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Snow Flies Off Glass-Lined “Harvestore” Snowplow
A panel from a Harvestore silo does a great job keeping Jesse Fisher’s driveway cleared of snow. Whether pulled by 2 or 4 horses, it scoops up snow fast and dumps it where he wants. Snow slides easily off the glass-fused steel.
  “Our driveway is on a hill, and the snow makes it difficult for the milkman to back up to the milk house,” explains Fisher. The blade is self-dumping. He devised a tow chain system that pulls the scraper blade through the snow with a team of horses.
  “I took my plans to a neighbor with welding and metalworking equipment,” says Fisher. “He helped with the design and building it. I couldn’t have done it without him.”
  When they were finished, they had a scraper that works like a charm. Once the blade is filled with snow, Fisher releases the chain, and the panel tips forward over the gathered snow. The operator’s platform rides up over the back of the panel as half circle plates attached to the front of the blade act as runners.
  “After the snow dumps, I stop and back the horses up,” says Fisher. “The scraper rocks back on its edge, the platform slides back to the rear and I can reattach the tow chain.”
  To get the runner plates he needed, they cut 2-ft. radius, half circles from the edge of a Harvestore panel and welded a 3-in. steel band to each circle to act as runners. Fisher made room for the tongue, which had to pass through the blade to the operator’s platform by cutting an additional 8-in. deep notch out of the blade.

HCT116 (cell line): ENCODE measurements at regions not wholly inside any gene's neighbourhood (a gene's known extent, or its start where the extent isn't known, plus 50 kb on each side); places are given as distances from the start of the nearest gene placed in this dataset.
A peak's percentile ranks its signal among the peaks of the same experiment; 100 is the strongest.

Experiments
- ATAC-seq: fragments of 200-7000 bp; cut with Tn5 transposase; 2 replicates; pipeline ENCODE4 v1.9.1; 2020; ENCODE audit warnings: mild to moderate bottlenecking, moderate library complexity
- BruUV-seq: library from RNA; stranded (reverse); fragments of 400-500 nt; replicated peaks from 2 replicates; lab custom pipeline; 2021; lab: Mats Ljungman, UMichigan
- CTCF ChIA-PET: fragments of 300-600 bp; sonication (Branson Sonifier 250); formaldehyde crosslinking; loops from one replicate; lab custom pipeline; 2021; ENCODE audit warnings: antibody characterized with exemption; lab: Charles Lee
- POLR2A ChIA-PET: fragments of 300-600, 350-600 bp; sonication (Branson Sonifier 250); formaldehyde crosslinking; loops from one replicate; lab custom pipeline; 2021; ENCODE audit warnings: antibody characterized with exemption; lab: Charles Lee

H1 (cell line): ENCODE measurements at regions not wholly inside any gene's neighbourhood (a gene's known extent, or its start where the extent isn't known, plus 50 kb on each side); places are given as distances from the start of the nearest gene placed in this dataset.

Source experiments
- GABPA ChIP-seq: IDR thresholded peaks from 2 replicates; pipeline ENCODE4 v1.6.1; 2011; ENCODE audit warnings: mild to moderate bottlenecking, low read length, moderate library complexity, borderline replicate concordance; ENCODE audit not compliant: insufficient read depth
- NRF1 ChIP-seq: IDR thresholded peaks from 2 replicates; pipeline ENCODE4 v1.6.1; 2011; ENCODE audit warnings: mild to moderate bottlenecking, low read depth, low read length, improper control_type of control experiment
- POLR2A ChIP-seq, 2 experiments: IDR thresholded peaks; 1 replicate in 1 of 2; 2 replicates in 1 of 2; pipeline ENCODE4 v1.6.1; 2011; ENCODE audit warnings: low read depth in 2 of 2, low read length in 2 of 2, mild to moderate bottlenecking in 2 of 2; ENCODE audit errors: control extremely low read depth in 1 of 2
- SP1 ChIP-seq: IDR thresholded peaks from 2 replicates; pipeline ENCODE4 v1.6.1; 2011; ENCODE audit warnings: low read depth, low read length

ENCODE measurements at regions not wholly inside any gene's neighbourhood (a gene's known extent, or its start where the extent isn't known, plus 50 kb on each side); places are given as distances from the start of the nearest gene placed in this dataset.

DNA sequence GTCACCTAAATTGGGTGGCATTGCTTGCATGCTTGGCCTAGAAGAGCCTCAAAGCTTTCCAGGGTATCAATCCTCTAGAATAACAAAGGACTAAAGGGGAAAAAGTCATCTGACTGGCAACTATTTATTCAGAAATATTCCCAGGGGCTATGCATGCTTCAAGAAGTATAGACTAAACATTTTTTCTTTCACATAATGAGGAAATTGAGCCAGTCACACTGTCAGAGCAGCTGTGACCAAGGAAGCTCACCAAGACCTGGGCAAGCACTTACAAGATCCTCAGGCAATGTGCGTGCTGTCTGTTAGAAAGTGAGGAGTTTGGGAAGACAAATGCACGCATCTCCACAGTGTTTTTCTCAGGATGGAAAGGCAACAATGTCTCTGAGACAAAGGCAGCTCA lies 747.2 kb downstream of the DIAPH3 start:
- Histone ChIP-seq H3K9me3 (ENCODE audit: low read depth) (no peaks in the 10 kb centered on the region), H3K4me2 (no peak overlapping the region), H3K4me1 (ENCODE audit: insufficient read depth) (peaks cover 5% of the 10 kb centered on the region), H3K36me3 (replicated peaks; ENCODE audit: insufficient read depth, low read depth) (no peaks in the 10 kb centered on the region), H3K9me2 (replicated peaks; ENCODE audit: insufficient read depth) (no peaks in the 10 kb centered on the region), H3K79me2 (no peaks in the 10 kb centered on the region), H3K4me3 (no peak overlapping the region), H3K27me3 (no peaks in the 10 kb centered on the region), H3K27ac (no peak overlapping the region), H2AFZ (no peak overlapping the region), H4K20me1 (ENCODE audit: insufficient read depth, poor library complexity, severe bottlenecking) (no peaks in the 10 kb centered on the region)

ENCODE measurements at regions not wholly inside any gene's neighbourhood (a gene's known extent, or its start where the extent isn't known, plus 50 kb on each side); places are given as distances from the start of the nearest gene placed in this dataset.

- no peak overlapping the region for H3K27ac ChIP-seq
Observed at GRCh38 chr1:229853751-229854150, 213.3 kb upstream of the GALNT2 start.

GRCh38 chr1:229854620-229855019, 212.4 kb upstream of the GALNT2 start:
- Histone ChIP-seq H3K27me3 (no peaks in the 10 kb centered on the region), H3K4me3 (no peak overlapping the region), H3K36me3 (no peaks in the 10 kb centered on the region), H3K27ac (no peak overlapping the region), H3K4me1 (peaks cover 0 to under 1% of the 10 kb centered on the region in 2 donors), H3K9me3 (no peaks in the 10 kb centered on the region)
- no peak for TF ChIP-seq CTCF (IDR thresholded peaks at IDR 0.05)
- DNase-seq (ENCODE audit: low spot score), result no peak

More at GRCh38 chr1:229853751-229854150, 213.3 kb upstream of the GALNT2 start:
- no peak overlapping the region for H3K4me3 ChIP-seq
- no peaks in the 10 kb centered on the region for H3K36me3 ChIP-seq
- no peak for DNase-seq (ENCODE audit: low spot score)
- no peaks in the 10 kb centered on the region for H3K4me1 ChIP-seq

“I used angle iron to mount the 2 half circles to the blade, leaving about 4 1/2 ft. between them,” says Fisher.
  He also used angle iron to mount sections of Harvestore panels at either end of the blade as wings to catch snow. He also added a 9-ft. length of angle iron to the back of the cutting edge. This reinforces the edge, but also helps it skim the road surface.
  “We raised the ends a bit so they don’t catch on the lawn,” explains Fisher. The operator stands on a 16 by 52-in. platform made from diamond plate steel.
  Fisher says the scraper, which cost about $600, has worked great. He recommends it to anyone who keeps draft horses. He says his horses seem to enjoy the winter job, as they are full of energy with limited work to do through the winter.
  “We pile the snow up, and the horses just walk through and over with each dump,” says Fisher. “We can get piles 6 to 7-ft. high. It is fun work and kind of exciting.”
  Contact: FARM SHOW Followup, Jesse Fisher, 347 School Lane Rd., Gap, Penn. 17527 (ph 717 442-8958).

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2016 - Volume #40, Issue #1